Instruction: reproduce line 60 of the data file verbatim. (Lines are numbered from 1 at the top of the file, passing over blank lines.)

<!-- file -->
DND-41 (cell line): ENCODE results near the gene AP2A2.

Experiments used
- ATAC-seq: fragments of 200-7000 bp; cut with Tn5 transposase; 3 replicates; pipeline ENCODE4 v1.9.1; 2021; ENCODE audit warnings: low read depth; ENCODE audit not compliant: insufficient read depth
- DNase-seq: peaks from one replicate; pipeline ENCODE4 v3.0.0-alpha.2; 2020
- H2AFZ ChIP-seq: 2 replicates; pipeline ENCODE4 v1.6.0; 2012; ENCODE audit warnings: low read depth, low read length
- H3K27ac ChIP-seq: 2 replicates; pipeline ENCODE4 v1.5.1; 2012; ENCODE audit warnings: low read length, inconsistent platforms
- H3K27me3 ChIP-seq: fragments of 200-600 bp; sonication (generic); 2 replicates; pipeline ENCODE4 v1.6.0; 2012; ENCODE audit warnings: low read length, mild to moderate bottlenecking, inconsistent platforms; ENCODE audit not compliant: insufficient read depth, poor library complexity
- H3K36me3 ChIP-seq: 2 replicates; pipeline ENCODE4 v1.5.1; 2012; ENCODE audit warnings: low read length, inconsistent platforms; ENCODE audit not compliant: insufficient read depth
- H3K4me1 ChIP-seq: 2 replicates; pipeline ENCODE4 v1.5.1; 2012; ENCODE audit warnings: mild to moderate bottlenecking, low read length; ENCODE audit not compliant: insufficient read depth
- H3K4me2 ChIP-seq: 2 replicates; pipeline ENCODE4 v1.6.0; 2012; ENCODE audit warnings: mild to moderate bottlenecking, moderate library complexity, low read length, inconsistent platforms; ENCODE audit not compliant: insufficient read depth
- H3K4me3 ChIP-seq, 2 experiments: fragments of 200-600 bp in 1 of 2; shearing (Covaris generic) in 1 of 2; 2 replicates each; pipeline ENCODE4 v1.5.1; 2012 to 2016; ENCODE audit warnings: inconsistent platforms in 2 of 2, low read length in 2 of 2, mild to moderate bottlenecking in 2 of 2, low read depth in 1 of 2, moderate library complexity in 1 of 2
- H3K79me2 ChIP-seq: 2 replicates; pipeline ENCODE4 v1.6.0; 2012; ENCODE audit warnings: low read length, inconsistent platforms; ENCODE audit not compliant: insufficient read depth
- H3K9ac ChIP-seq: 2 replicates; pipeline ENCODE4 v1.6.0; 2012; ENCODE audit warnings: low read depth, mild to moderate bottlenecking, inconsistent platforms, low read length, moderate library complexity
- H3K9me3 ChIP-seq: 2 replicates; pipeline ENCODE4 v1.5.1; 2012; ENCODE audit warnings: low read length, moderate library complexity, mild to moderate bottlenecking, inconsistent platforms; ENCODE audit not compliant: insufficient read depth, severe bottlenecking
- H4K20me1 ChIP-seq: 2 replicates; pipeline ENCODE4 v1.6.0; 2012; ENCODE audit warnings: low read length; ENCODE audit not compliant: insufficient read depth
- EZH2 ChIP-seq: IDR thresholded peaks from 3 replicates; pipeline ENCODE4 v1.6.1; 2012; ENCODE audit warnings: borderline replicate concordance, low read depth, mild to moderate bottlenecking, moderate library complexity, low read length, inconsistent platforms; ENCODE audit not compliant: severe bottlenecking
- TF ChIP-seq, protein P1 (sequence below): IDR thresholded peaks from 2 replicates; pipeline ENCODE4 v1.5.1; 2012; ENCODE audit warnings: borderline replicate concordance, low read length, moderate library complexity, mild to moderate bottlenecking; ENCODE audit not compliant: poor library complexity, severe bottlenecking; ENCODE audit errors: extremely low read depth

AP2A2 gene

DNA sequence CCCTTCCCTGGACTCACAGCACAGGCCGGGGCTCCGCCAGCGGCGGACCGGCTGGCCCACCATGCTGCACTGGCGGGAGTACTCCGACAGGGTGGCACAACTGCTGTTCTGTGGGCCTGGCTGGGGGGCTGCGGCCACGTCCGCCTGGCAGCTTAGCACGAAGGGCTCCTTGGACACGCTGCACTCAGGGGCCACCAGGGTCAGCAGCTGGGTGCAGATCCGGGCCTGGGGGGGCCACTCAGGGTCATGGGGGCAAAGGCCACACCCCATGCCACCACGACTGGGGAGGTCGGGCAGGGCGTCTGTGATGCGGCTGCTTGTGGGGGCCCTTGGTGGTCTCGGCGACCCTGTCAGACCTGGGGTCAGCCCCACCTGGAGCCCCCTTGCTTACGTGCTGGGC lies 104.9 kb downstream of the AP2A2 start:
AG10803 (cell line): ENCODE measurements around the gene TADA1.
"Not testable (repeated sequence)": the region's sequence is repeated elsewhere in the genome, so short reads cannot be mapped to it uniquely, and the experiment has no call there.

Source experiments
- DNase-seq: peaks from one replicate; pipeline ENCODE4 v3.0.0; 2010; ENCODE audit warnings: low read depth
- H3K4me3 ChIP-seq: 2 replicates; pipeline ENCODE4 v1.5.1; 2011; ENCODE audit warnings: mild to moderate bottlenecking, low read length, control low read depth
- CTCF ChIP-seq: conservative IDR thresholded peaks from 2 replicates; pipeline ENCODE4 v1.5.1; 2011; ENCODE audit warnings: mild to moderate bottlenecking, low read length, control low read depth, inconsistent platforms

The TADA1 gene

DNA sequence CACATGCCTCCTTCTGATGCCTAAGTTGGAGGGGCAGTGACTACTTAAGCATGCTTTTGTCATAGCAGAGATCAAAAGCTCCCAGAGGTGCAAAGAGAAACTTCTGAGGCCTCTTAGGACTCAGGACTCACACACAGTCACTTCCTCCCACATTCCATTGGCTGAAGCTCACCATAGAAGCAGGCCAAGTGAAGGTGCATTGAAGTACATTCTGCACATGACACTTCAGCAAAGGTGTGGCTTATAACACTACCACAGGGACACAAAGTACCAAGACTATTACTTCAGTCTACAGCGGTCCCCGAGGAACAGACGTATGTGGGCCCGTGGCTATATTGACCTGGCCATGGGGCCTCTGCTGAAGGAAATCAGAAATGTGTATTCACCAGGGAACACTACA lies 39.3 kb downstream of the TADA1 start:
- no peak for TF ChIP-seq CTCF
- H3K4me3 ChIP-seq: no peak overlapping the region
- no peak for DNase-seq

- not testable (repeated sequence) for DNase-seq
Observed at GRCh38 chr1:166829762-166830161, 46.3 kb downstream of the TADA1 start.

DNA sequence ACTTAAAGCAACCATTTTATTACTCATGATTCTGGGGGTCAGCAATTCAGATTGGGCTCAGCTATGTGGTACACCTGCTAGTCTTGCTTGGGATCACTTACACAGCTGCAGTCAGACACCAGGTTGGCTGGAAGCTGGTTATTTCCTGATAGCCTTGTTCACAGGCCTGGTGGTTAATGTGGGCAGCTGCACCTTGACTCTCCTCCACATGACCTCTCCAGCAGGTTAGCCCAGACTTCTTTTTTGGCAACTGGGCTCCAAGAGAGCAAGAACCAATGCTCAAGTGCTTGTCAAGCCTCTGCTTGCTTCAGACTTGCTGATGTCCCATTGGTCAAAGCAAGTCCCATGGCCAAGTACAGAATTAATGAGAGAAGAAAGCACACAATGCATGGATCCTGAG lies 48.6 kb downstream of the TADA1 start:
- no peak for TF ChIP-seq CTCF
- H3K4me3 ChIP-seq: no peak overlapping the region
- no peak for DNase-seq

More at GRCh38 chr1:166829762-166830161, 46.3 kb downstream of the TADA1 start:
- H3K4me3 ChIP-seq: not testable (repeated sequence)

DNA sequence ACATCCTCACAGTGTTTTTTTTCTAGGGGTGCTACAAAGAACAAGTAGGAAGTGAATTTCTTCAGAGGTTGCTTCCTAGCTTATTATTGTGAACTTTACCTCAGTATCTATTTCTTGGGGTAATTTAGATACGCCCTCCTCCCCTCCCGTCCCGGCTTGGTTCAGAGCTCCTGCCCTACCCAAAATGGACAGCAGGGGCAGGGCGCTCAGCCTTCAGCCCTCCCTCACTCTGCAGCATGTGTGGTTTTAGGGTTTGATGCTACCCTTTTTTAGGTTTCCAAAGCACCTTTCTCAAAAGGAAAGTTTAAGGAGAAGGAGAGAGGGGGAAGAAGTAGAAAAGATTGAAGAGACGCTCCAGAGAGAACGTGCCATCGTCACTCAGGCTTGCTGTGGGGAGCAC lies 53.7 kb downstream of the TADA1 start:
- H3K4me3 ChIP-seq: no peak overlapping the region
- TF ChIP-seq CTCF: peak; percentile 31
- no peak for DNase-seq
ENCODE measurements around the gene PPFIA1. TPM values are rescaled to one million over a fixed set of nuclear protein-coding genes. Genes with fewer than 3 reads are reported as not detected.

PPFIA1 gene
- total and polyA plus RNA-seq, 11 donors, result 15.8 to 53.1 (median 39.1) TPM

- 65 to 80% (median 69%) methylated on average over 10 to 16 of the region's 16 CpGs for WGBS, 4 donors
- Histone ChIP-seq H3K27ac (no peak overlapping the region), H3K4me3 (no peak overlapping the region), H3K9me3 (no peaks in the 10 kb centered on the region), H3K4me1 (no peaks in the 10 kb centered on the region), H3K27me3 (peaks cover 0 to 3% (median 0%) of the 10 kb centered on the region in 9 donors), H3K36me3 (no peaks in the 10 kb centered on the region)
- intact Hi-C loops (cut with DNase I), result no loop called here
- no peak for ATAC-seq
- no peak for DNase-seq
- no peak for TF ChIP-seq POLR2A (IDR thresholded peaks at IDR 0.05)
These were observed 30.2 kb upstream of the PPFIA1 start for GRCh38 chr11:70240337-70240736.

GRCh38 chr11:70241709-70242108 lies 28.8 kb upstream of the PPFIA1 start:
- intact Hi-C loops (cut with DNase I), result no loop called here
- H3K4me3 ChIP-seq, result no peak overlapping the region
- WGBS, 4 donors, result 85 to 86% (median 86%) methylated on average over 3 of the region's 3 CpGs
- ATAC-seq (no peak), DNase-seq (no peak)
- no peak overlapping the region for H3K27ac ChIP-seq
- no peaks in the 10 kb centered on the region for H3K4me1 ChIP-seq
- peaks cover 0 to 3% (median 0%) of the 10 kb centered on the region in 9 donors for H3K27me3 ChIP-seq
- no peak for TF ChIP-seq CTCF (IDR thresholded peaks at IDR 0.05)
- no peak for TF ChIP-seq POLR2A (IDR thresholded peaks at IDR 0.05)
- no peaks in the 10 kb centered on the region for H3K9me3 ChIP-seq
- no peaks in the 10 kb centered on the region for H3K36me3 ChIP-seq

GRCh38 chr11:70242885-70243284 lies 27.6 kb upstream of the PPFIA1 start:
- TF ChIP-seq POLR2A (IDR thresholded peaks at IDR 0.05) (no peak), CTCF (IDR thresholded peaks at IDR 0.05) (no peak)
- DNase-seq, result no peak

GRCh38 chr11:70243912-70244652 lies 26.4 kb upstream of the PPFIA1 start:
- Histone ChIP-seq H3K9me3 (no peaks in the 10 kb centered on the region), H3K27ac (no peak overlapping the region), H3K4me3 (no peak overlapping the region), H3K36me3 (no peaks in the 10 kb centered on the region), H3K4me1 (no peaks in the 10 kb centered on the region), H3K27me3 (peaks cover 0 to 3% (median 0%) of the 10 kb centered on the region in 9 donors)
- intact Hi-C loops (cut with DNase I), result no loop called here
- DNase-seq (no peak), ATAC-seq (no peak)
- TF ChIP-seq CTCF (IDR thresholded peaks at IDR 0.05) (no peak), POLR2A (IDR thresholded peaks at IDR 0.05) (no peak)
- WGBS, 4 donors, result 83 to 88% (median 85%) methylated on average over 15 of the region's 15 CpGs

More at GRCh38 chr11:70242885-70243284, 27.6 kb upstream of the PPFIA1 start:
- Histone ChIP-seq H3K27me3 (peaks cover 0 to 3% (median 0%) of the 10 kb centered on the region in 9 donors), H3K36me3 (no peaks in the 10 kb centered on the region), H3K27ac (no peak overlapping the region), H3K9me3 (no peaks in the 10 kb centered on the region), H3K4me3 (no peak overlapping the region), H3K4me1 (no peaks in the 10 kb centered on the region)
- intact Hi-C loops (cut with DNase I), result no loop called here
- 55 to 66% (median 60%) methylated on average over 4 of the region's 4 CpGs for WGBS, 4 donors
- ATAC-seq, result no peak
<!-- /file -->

- peaks cover 0 to 3% (median 0%) of the 10 kb centered on the region in 9 donors for H3K27me3 ChIP-seq